OCEAN CITY, NJ – Next month, Ocean City residents will go to the polls to vote for local and state officials. Patch asked candidates to answer profiles about their campaigns.
Editor’s note: Patch emailed all candidates to the email addresses listed for their campaign and provided to the case officer’s office. The replies received will be made public in time for the November 8 general elections. These answers are posted edited for style only. Candidates who wish to enter but have not received one (for whatever reason) may contact [email protected]
Surname: Mr Robin Schaffer
Masters of Education, Hood College;
Bachelor of Science, University of Maryland, College Park
Profession: Retired educator and federal intelligence and law enforcement officer
I have two sons, one of whom attends Ocean City High School. I am also a third generation educator (my grandmother and great grandmother were teachers). My family started vacationing in OCNJ in 1936. I bought a home here in 2009 and moved to OCNJ full time in 2019 with my kids.
Previous experience in public office:
My career in education has spanned nearly three decades: as a teacher, special education administrator, assistant principal, and principal. After retirement, I have continued to serve in a myriad of capacities, including serving as an alternate teacher for the Ocean City School District and honorary accreditation chair for the Middle States Association of Colleges and Schools. In the early 2000s, I was twice elected President of the Maryland Special Education Advisory Board, which advised the State Board of Education and the State Superintendent of Schools on special education issues. I completed a Fulbright scholarship in 2011 and researched the Japanese public education system from preschool through college. In the 2010s, I shifted my professional focus and worked in three top secret positions at the State Department and DoD, first as Director of International Narcotics and Law Enforcement at the US Embassy in Astana, Kazakhstan. After returning to Washington, I worked in counterterrorism for the State Department and the Department of Defense.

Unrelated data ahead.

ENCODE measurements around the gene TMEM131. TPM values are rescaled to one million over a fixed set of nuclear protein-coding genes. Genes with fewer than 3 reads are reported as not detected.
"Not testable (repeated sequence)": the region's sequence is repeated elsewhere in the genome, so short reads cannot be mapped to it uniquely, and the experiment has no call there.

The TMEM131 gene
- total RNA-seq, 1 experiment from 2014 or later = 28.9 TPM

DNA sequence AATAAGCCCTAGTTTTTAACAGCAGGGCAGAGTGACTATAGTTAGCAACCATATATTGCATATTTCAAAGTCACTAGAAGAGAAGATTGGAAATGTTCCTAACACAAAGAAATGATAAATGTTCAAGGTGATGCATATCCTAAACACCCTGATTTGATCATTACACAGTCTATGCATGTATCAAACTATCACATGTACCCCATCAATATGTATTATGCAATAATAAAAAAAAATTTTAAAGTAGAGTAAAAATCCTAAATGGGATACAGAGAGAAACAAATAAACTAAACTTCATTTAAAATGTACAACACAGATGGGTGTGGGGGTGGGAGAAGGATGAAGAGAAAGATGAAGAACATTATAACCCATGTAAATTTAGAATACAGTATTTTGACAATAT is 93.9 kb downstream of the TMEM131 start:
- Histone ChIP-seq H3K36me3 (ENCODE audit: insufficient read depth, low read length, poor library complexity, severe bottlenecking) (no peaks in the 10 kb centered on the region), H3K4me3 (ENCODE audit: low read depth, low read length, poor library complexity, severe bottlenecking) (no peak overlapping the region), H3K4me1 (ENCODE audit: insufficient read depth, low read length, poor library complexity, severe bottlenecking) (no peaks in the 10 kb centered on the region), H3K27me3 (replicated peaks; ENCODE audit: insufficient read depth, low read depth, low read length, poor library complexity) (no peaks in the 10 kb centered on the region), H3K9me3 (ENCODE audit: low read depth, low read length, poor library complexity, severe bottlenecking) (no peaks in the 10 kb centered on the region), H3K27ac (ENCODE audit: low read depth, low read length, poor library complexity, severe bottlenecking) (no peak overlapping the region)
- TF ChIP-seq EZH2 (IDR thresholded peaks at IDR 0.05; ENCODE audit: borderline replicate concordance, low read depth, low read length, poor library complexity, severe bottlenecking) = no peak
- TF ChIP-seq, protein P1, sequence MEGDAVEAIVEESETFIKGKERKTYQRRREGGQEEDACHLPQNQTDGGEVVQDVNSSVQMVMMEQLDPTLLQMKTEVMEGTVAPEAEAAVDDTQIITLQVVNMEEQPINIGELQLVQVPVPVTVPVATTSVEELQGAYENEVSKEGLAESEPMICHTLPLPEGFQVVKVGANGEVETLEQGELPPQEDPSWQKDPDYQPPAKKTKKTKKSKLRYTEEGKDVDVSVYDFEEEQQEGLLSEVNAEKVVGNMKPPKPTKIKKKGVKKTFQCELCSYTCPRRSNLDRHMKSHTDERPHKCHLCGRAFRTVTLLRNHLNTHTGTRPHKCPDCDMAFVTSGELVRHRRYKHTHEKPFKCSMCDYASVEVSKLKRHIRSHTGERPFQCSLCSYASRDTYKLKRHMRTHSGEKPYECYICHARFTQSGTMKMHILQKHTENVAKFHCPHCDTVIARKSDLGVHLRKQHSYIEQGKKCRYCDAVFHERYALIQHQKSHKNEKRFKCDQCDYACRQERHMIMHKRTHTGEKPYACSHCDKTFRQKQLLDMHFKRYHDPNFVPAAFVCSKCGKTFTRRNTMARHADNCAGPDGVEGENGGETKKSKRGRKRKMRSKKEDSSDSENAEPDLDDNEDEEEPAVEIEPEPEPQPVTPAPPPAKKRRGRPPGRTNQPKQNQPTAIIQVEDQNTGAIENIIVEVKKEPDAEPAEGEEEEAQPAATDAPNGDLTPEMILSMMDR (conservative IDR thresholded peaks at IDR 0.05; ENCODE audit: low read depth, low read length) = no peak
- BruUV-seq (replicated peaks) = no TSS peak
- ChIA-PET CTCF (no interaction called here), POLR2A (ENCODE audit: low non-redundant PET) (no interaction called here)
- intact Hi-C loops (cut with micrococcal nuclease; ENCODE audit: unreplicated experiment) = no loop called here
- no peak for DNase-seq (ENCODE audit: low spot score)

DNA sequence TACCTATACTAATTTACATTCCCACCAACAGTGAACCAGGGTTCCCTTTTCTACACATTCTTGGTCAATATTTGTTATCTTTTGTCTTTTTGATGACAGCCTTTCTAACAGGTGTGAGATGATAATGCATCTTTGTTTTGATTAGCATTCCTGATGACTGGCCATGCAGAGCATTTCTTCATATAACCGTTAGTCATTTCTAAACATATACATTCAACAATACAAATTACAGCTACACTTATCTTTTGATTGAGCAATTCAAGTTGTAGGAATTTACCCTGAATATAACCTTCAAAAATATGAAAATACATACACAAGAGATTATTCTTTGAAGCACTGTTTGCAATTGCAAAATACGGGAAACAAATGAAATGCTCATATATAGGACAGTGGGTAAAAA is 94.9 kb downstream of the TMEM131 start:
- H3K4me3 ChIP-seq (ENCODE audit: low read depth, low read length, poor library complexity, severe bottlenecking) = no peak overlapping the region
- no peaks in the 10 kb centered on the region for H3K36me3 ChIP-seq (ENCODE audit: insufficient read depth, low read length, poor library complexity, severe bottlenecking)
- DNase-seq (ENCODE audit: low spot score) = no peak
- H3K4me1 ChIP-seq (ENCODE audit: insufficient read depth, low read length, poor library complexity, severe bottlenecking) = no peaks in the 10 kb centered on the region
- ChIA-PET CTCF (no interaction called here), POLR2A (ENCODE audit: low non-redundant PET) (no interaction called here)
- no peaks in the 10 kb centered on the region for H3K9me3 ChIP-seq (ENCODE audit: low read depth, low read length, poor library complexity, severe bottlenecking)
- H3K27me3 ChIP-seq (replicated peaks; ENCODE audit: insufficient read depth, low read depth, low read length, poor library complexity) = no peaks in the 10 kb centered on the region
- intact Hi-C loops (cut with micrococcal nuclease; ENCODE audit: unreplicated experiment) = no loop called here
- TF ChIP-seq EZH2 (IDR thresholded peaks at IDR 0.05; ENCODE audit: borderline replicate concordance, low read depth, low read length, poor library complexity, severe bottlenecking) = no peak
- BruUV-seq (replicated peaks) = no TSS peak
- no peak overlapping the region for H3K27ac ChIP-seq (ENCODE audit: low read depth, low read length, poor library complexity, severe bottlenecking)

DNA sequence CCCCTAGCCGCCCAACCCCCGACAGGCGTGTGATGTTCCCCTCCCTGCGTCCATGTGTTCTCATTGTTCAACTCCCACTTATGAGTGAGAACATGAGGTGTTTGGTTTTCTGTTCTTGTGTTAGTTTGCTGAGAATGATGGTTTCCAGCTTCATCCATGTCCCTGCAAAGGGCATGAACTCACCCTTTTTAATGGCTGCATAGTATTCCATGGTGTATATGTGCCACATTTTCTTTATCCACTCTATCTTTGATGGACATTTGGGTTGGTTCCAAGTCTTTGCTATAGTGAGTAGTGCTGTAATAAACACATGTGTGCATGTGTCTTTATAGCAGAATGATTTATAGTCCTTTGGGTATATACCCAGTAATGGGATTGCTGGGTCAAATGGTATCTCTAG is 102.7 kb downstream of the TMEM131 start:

Why are you running for this position?
I threw my hat into this race because I’ve seen our school board move further and further to the left in recent years. The current school board’s recent 6-5 vote to adopt explicit sex and gender ideology standards endorsed by the NJEA and Gov. Murphy provides further evidence of this liberal bias. I do not believe that our school board represents OCNJ’s values, nor have they responded to their constituents in recent years. I look forward to being part of a school board that not only listens to advocacy groups, but actually works with the community to achieve an improved school district.
What makes you different from the other candidates?
I have a diverse background in federal, state and local government leadership which influences my decision making. I believe in the importance of a rigorous classical education and have considerable experience implementing Science, Technology, Engineering, Arts and Mathematics (STEAM) programming. I will use common sense in my decision making and be guided by my conservative values. I want the local school board to see local decision-making on matters that are truly local in nature. We must stand up for our children and families in the face of government abuse at the hands of Trenton, the NJEA and Governor Murphy.
What do you think is the most pressing issue in the school district and how do you intend to address it?
Much learning has been lost due to pandemic-related shutdowns and restrictions over the past two years. These learning gaps need to be addressed through a comprehensive approach that includes accommodation, interventions and learning support, as well as after-school and weekend tutoring – including reimbursement for parents who conduct online and in-person learning activities for their children. The school district still has unspent federal pandemic relief funds. Closing performance gaps caused by a millennial pandemic should be the first priority.